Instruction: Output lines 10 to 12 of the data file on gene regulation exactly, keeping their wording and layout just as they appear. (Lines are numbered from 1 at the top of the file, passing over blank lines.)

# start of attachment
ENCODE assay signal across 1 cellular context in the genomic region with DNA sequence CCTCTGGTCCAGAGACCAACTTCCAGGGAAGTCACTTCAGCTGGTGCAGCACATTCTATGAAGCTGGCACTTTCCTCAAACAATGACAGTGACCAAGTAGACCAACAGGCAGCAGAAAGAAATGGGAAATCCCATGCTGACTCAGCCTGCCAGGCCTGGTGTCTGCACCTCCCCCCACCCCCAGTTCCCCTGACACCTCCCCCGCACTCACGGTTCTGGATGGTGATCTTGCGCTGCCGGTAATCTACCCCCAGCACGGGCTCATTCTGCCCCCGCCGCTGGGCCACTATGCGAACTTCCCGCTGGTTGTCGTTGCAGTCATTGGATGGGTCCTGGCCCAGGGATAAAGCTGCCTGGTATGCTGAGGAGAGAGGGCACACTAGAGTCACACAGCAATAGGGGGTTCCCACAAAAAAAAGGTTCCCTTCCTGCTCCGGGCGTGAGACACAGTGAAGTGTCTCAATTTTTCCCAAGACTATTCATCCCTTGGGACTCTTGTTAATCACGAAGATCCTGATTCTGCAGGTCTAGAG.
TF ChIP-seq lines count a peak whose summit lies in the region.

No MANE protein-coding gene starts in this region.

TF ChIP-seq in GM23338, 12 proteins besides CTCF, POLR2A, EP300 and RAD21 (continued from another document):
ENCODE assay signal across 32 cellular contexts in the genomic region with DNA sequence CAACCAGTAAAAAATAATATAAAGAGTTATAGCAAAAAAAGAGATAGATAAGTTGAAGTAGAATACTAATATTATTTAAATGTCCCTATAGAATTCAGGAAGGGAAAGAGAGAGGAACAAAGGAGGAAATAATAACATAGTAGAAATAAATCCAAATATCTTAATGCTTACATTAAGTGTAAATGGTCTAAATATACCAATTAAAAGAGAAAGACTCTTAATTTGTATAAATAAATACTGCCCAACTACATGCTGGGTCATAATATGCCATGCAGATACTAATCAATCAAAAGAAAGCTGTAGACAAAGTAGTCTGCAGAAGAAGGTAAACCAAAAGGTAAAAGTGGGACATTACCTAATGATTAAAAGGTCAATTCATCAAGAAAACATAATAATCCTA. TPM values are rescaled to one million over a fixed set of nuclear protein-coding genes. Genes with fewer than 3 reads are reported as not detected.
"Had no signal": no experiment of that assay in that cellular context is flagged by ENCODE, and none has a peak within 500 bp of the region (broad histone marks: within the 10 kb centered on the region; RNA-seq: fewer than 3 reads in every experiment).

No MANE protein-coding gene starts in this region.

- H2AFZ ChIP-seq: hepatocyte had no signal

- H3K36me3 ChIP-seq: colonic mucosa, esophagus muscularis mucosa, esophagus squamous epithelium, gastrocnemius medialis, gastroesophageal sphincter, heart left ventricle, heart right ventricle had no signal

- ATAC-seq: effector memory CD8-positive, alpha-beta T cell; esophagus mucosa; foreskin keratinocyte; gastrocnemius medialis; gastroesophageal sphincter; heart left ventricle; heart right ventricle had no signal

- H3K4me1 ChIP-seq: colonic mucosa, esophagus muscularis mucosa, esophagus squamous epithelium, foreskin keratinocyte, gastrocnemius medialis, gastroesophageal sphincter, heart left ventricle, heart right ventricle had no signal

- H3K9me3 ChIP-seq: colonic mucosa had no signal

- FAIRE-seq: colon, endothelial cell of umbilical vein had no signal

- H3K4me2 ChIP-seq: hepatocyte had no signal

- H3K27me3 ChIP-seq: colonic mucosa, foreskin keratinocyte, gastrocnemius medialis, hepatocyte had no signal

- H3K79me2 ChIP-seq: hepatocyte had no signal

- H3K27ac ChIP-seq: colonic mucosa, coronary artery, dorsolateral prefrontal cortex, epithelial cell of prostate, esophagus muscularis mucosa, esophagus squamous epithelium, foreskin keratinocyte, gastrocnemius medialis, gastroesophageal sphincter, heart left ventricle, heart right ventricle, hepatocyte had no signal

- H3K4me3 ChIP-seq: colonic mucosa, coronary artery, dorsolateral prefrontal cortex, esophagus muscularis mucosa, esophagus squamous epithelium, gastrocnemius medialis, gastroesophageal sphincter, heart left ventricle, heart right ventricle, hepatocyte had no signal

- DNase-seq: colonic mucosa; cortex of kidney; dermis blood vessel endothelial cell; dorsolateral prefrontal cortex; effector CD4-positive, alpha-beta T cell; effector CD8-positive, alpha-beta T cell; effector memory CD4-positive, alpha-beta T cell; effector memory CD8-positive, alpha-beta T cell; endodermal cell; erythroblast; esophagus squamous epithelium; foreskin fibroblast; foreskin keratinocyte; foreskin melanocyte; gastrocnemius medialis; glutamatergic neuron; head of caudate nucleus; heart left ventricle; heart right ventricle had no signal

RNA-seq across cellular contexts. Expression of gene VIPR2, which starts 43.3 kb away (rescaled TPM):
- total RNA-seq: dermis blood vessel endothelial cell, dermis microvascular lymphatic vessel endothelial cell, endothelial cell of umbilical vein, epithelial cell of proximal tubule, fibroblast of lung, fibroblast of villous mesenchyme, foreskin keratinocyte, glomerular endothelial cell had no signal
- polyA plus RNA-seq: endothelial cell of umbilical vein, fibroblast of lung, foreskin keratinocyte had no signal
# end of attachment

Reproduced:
- ATAC-seq: effector memory CD8-positive, alpha-beta T cell; esophagus mucosa; foreskin keratinocyte; gastrocnemius medialis; gastroesophageal sphincter; heart left ventricle; heart right ventricle had no signal

- H3K4me1 ChIP-seq: colonic mucosa, esophagus muscularis mucosa, esophagus squamous epithelium, foreskin keratinocyte, gastrocnemius medialis, gastroesophageal sphincter, heart left ventricle, heart right ventricle had no signal

- H3K9me3 ChIP-seq: colonic mucosa had no signal